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Introduction to Chunky

Table of contents

  1. Path Tracing
  2. Emitter Sampling Strategy (ESS)

Path Tracing

Probably best you just read llbit’s page on this one.

Emitter Sampling Strategy (ESS)

With every intersection the sun is sampled adding its contribution to the ray without the need for random sampling; which is one of the main reasons why the convergence of scenes lit by the sun (and sky) occurs quickly. Emitters on the other hand need to be directly hit for them to contribute which has a lower probability of occuring; espically with smaller emitters like torchers.

ESS enables similar sampling to which the sun uses and, in theory, should lead to faster convergence.

However, whereas there is only a single sun present in the scene, there can be multiple emitters and those at distances where they will not contribute much to the image- For this we have the emittergrid which holds the positions of emitters within cells. When sampling we would only consider emitters within the cell at the intersection and adjacent cells; That way the cost of processing the addtional samples is minimalised.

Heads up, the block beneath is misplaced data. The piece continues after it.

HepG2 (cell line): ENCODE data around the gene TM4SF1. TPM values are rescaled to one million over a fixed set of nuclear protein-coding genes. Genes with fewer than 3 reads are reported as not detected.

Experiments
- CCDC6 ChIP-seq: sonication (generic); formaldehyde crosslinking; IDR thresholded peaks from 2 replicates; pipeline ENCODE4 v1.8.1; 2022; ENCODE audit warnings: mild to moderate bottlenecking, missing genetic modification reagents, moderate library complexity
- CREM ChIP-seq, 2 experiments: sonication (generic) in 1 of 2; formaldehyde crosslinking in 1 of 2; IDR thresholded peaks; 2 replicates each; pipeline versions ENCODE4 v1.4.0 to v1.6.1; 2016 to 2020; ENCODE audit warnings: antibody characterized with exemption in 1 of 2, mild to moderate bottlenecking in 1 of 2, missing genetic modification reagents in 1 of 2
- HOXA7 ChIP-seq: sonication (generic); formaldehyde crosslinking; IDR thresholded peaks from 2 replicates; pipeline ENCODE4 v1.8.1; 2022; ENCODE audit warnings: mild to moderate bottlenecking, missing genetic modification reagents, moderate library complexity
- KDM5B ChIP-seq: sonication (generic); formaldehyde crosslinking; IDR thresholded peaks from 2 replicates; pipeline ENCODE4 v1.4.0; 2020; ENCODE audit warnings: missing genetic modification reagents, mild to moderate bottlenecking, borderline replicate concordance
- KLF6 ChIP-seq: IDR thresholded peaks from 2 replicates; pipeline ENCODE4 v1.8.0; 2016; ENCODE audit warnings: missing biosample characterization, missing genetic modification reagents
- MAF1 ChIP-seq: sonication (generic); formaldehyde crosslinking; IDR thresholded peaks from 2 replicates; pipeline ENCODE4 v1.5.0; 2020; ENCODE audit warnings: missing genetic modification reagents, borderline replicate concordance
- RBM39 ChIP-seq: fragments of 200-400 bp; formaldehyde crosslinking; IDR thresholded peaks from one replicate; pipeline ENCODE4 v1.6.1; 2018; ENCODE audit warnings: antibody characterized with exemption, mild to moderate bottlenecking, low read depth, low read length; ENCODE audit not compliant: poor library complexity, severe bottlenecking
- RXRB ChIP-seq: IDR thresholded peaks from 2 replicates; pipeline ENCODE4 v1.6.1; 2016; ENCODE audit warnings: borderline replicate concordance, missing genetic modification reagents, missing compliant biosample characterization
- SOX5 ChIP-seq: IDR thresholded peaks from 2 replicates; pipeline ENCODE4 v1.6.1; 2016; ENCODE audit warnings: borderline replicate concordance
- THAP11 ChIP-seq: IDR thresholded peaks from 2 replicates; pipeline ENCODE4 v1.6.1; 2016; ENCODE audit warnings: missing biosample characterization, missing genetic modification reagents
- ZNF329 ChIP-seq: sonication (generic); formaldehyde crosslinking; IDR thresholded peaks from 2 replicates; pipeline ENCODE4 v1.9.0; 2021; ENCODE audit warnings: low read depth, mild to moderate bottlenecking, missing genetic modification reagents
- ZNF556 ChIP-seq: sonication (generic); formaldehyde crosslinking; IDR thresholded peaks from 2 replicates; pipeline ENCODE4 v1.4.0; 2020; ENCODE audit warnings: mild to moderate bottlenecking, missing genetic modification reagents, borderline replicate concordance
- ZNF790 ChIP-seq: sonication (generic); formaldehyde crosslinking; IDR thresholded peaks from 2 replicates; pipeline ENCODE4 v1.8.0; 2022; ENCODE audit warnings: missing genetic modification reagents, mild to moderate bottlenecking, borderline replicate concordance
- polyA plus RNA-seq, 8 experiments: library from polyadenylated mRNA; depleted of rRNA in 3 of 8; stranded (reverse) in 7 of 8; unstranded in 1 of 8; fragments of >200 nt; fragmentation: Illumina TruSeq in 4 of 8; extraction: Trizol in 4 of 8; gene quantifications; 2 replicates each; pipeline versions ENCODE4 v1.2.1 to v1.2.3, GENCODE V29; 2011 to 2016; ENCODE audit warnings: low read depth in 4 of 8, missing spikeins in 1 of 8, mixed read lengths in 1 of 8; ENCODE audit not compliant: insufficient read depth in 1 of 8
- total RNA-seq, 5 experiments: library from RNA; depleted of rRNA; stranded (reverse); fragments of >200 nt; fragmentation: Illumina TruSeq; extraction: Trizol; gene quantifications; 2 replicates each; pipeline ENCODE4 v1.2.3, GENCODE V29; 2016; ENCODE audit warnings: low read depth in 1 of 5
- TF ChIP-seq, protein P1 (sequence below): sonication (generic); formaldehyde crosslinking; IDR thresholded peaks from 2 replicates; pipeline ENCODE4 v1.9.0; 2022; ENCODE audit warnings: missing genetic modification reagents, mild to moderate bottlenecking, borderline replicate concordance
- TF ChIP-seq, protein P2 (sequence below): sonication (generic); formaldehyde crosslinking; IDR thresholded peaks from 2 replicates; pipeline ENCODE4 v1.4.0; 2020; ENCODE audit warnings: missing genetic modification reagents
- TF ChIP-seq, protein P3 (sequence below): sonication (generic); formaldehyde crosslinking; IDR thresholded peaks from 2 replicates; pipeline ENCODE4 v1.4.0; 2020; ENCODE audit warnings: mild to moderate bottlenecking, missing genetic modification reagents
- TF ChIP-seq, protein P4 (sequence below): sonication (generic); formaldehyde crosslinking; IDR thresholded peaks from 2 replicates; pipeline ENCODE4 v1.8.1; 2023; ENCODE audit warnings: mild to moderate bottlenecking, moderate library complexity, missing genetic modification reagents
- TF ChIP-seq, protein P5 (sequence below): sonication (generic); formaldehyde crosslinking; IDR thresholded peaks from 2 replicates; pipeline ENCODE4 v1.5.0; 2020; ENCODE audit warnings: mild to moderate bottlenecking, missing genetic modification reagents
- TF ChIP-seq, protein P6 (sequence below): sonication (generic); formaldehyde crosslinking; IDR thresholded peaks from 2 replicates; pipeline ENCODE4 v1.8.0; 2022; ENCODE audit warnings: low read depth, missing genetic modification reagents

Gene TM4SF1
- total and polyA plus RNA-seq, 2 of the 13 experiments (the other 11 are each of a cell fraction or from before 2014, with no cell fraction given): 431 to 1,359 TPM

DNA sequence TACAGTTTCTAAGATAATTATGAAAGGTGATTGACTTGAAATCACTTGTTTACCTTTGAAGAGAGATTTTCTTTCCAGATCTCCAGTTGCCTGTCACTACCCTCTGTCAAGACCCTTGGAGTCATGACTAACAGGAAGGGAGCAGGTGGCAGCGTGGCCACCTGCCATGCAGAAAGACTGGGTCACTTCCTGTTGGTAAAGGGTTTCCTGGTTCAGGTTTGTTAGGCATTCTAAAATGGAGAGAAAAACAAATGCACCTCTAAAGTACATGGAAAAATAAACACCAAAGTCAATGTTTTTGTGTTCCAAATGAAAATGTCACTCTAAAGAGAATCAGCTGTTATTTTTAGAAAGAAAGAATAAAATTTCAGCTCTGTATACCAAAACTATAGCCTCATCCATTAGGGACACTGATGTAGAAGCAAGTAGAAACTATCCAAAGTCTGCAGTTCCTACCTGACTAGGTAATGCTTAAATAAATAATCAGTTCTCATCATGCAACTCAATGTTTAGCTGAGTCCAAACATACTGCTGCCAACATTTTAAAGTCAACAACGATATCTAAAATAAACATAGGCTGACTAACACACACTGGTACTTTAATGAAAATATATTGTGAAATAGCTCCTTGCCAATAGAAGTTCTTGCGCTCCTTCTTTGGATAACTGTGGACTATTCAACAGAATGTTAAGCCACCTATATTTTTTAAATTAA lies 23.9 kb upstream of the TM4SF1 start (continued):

With ESS ONE only a single emitter is sampled per intersection and cell(+adj) & for ALL every emitter in the cell(+adj) is sampled per intersection. Sampling emitters increases the rendering cost but reduces the required samples. ESS:ONE tends to be very similar to ESS:NONE with ESS:ALL being the “slowest” but potentially fastest to converge- ALL also tends to result in much brighter images than NONE/ONE so a reduction in exposure or emittance value is required to compensate for this.

The emitter grid (cell) size changes the size of the cells which can impact how many emitters would need to be sampled per intersection, potentially improving performance, however this could lead to issues such as light cut-off if set too low.